Ambitious targets have been set by European nations to reduce carbon emissions by 2020 and beyond, and using low carbon energy sources is one of the approaches to meet them. Activity offshore has thus increased in quantity and diversity with renewable projects and their infrastructure being planned and built in near-shore waters (ABPmer and Marine Scotland, 2013). This increase in offshore developments has been the catalyst for the current update to the fish sensitivity maps upgrade. This report follows on from the Coull et al. (1998) layers and the upgrade of that report as done by CEFAS in 2010 and subsequently in 2012 (Ellis et al., 2010, 2012). The existing fish sensitivity maps have been used regularly in compiling Environmental Impact Assessment reports ( EIA) for offshore developments and allow offshore operators to take into account these areas of environmental concern.
The specific locations of these sites of fish sensitivity are not static and may shrink, expand or move from one site to another over time. Anthropogenic activity may, with time, impinge upon previously un-impacted areas of sensitivity, for example areas of 0 group fish aggregations.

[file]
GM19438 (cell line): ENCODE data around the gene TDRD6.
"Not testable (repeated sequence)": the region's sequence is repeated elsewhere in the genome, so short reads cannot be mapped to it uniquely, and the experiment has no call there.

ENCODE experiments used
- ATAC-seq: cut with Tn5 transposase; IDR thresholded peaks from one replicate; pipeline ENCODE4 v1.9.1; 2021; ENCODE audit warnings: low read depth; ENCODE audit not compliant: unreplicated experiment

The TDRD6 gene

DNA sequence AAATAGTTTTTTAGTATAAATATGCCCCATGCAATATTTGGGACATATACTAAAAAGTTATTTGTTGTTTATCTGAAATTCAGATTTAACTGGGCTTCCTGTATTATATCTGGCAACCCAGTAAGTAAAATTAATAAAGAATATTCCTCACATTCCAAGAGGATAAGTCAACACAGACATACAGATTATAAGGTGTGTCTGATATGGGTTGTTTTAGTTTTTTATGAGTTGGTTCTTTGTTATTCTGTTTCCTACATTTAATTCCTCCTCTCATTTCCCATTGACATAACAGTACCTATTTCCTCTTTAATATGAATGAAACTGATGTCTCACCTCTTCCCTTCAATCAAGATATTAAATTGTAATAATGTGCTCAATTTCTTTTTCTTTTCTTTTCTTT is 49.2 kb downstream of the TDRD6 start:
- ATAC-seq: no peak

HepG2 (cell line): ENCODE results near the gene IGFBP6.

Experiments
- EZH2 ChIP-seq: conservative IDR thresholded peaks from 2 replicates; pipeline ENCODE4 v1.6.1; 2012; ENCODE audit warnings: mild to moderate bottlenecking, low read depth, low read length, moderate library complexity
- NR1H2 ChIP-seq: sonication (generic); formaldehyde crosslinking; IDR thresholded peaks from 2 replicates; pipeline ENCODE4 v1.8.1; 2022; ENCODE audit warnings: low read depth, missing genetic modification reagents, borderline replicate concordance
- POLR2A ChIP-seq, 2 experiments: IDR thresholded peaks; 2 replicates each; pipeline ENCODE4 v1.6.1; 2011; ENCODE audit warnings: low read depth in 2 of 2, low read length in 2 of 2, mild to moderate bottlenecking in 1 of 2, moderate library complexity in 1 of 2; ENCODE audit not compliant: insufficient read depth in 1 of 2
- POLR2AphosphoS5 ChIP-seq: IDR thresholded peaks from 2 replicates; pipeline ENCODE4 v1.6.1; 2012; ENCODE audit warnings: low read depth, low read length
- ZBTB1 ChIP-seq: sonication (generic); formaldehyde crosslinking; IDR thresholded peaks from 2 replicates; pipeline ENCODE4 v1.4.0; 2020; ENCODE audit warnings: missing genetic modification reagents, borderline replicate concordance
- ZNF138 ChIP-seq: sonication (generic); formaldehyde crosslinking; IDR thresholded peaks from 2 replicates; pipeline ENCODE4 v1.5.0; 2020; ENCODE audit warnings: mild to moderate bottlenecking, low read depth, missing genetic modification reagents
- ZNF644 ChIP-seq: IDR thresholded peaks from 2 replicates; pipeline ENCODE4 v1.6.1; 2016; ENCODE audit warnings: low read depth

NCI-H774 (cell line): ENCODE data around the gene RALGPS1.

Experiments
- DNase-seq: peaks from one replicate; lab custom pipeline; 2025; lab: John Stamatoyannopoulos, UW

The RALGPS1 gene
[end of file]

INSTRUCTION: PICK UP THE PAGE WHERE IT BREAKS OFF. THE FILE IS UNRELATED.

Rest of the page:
Mean sea water temperature increase associated with climate change and its effect on the distribution of these sensitive sites will also have to be considered as a potential reason for the regular requirements for updates of these maps; scientific trawl data dating back from early 20 th century reveals trends in species composition in UK waters that may lead to changes in the range of the species harvested commercially, see Beare et al. (2004, 2005) and Genner et al. (2004).
Data on the distribution of fish species in British waters are collected yearly through the regular stock monitoring surveys as conducted by European marine research institutes in their role as fisheries data suppliers to the International Council for the Exploration of the Sea ( ICES). Data used for this update have again been taken from various of these available sources including the National and International Bottom Trawl Surveys ( BTS, IBTS), Beam Trawl Surveys ( BTS) and International Herring Larval Surveys ( IHLS). In addition to these, commercial fishing observer trips and stand-alone surveys to investigate particular issues have provided further data on the distribution of 0 group fish of relevant species.